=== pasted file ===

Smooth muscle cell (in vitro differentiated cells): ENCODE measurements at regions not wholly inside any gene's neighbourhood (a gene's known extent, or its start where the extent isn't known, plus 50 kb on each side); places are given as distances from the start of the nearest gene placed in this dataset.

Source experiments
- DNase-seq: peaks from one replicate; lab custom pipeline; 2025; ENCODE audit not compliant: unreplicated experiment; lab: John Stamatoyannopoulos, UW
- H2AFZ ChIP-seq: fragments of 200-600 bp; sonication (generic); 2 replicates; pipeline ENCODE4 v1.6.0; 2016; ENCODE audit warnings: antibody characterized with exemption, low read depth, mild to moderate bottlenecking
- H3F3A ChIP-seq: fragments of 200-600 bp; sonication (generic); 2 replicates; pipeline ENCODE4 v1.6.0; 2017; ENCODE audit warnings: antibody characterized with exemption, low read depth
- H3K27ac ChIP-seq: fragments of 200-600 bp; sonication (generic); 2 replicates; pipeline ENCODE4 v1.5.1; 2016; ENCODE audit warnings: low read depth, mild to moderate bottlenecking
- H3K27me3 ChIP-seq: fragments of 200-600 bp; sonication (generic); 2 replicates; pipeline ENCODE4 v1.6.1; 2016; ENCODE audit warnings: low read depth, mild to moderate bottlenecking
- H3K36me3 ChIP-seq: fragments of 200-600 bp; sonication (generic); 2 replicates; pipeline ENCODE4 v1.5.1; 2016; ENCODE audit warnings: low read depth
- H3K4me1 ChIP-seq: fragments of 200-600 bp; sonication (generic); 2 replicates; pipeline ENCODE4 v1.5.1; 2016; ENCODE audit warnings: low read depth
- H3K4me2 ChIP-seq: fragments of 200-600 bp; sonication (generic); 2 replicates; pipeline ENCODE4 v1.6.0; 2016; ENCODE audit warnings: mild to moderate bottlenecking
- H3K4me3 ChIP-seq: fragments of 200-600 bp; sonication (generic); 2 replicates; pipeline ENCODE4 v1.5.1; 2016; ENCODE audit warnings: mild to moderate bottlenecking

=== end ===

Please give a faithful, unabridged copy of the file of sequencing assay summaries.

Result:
Smooth muscle cell (in vitro differentiated cells): ENCODE measurements at regions not wholly inside any gene's neighbourhood (a gene's known extent, or its start where the extent isn't known, plus 50 kb on each side); places are given as distances from the start of the nearest gene placed in this dataset.

Source experiments
- DNase-seq: peaks from one replicate; lab custom pipeline; 2025; ENCODE audit not compliant: unreplicated experiment; lab: John Stamatoyannopoulos, UW
- H2AFZ ChIP-seq: fragments of 200-600 bp; sonication (generic); 2 replicates; pipeline ENCODE4 v1.6.0; 2016; ENCODE audit warnings: antibody characterized with exemption, low read depth, mild to moderate bottlenecking
- H3F3A ChIP-seq: fragments of 200-600 bp; sonication (generic); 2 replicates; pipeline ENCODE4 v1.6.0; 2017; ENCODE audit warnings: antibody characterized with exemption, low read depth
- H3K27ac ChIP-seq: fragments of 200-600 bp; sonication (generic); 2 replicates; pipeline ENCODE4 v1.5.1; 2016; ENCODE audit warnings: low read depth, mild to moderate bottlenecking
- H3K27me3 ChIP-seq: fragments of 200-600 bp; sonication (generic); 2 replicates; pipeline ENCODE4 v1.6.1; 2016; ENCODE audit warnings: low read depth, mild to moderate bottlenecking
- H3K36me3 ChIP-seq: fragments of 200-600 bp; sonication (generic); 2 replicates; pipeline ENCODE4 v1.5.1; 2016; ENCODE audit warnings: low read depth
- H3K4me1 ChIP-seq: fragments of 200-600 bp; sonication (generic); 2 replicates; pipeline ENCODE4 v1.5.1; 2016; ENCODE audit warnings: low read depth
- H3K4me2 ChIP-seq: fragments of 200-600 bp; sonication (generic); 2 replicates; pipeline ENCODE4 v1.6.0; 2016; ENCODE audit warnings: mild to moderate bottlenecking
- H3K4me3 ChIP-seq: fragments of 200-600 bp; sonication (generic); 2 replicates; pipeline ENCODE4 v1.5.1; 2016; ENCODE audit warnings: mild to moderate bottlenecking